Anti-racism task force creates plan for Grainger College of Engineering

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Kenyon Edmond

Students lay in the grass near the Grainger Engineering Library on March 1, 2019.

By Diana Anghel, Assistant News Editor

An anti-racism task force within the Grainger College of Engineering is in the process of creating a list of actionable steps the college can implement in order to fight racism within the University. Professors in Engineering, Lynford Goddard and Tandy Warnow, took the lead on creating this task force, after a meaningful conversation following George Floyd’s death. 

Warnow is the director of the task force, and Goddard stands as the director of the Institute for Inclusion, Diversity, Equity and Access, an institute that offers anti-racism sources like webinars, seminars, blogs, reading materials and action items. 

With the help of voluntary staff, faculty and students, the task force is made up of approximately 30 members. Most of the members were part of IDEA.

“Shortly after the George Floyd killing, I was very disturbed and wanted to see if there was something I could do that could somehow change things,” Warnow said. “I already knew Lynford Goddard, who’s the director of IDEA. I wrote to him; something needed to be done.”

The main goal of the task force is “to provide action items that the College of Engineering can do that can address the racism that is present in society and specifically within the University of Illinois,” according to Warnow.

“The biggest challenge, I think, is that there are so many things that we want to address,” Goddard said. “A single person solving all the issues is not going to be an effective solution, so we wanted to have enough people with different backgrounds to be able to come up with, ‘What are the key challenges? Where are the areas that specific initiatives can address?’”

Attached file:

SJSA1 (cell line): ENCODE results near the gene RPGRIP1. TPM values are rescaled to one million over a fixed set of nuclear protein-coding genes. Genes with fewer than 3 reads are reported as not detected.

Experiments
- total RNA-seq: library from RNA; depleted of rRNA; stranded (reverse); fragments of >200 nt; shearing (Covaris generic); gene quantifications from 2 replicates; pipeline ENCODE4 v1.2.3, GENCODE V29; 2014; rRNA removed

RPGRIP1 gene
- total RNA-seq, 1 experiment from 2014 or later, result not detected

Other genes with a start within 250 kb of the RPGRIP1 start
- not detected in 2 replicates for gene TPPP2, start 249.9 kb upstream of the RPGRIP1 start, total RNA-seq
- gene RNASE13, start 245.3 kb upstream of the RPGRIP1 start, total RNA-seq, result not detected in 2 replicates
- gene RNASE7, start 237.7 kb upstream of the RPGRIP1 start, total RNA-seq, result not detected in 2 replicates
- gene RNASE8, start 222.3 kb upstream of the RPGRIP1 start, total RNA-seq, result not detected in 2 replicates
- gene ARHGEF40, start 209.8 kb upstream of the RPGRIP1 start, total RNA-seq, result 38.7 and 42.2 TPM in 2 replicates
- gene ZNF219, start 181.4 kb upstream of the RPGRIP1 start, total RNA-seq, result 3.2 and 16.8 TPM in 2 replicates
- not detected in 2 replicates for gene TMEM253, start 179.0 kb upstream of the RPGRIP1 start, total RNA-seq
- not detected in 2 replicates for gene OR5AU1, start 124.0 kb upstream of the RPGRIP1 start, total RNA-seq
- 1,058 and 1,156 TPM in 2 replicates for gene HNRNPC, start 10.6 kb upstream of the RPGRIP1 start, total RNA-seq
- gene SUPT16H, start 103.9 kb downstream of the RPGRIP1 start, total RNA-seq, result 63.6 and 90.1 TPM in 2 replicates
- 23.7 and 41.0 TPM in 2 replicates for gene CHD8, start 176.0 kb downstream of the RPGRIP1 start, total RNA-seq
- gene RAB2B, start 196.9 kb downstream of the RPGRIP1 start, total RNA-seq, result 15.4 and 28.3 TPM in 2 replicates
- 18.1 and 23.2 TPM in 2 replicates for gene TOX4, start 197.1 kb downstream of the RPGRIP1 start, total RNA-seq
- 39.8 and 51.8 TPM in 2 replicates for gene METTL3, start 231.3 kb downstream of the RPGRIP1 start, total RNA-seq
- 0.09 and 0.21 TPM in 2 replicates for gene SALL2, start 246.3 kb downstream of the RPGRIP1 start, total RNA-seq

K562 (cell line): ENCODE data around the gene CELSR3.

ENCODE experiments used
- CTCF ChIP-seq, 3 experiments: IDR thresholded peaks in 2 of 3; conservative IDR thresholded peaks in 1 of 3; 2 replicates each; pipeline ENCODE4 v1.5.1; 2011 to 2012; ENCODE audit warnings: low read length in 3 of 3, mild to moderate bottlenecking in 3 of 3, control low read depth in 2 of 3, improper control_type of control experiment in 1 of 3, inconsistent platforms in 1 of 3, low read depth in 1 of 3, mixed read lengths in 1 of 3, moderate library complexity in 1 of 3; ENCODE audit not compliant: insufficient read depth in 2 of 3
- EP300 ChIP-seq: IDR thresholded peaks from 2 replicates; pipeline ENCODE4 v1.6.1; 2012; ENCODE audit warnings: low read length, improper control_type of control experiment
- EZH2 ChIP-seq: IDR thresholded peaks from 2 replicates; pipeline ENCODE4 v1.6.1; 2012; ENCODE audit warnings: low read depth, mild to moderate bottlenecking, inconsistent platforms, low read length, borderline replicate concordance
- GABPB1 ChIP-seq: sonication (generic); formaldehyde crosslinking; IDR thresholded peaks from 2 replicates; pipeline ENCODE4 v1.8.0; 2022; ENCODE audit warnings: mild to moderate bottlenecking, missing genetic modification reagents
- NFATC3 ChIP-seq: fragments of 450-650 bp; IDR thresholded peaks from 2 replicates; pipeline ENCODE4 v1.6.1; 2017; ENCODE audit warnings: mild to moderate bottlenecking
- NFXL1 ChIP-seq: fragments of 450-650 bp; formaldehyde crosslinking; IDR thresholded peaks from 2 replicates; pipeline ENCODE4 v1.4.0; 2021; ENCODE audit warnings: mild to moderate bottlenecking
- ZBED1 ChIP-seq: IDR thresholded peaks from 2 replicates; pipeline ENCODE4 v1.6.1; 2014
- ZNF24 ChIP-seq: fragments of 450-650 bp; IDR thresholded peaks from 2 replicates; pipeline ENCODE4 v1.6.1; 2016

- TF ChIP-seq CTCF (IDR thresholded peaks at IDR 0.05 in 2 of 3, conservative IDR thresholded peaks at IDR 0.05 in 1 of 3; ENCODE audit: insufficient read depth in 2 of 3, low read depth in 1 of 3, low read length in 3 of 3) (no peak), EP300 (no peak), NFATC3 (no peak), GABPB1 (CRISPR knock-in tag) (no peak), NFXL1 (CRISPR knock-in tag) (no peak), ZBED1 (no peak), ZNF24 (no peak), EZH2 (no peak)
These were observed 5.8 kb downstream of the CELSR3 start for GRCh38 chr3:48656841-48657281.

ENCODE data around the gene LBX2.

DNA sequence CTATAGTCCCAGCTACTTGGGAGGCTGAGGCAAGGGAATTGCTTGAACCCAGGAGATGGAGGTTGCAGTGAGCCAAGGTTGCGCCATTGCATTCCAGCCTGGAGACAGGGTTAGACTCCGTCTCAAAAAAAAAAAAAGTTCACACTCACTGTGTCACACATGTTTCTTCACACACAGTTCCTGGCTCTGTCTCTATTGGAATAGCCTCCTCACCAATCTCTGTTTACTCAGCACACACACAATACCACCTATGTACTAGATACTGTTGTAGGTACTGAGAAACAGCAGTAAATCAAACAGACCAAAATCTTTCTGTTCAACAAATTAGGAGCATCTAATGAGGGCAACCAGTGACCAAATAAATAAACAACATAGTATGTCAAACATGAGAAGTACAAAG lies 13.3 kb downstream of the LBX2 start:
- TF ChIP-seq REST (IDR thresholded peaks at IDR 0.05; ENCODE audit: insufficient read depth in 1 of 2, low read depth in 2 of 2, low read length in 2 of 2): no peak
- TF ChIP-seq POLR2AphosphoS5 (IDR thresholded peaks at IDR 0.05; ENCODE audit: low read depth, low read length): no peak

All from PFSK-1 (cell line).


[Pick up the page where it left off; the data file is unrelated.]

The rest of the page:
The idea of connecting members of IDEA with the “opportunity to think about policies and procedures was a natural one,” Goddard said. 

The task force is broken up into subgroups, each targeting a different area. Once the list of actionable steps is done, the Dean’s Cabinet will discuss and find ways to incorporate the steps. 

“Some of the things that we would recommend would be things that the whole University should be doing,” Warnow said. “The College of Engineering has an opportunity, as a very important part of the University, to take lead if they want to and (do) what is necessary.”

IDEA has hosted a series of online seminars addressing different subjects under the umbrella of racism, such as being an ally and addressing racism in academia. IDEA is also encouraging people to attend an anti-racism summer learning series, a four-part training program created by and for campus professionals, led by OIIR. According to the website, session topics include understanding systemic racism, being an anti-racist ally, understanding the movement for Black lives and talking with colleagues about racism.

Goddard, being part of Grainger’s Dean’s cabinet, sees the steps the college is taking towards a more anti-racist system. He talked about the Academy for Excellence in Engineering Education.

“It’s basically a group of faculty within Engineering who want to improve the way that they teach,” Goddard said. “They’re working on modules to incorporate into that teaching academy.”

Warnow said that she hopes the task force’s effort leads to more people talking and working together and realizing the importance of addressing racism in a constant way. 

“There’s a wonderful sense of intelligence and leadership that is present among our student members and the staff and the faculty,” Warnow said. 

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